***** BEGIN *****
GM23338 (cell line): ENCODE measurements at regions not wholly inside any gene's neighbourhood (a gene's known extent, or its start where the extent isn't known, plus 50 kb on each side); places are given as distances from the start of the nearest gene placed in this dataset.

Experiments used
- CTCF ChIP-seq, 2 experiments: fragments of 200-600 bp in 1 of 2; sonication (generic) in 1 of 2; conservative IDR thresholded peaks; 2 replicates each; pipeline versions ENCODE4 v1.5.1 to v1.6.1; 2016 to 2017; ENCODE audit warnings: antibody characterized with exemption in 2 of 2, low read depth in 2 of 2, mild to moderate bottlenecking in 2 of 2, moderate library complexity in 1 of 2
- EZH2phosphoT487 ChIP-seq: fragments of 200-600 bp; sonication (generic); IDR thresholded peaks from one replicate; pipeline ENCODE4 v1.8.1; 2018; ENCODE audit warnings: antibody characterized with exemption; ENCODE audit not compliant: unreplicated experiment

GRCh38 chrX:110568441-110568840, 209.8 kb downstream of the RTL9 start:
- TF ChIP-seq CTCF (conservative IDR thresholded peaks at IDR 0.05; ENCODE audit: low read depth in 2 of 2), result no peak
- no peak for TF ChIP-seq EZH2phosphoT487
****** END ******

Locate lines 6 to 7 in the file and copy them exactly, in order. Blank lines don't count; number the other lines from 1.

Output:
- TF ChIP-seq CTCF (conservative IDR thresholded peaks at IDR 0.05; ENCODE audit: low read depth in 2 of 2), result no peak
- no peak for TF ChIP-seq EZH2phosphoT487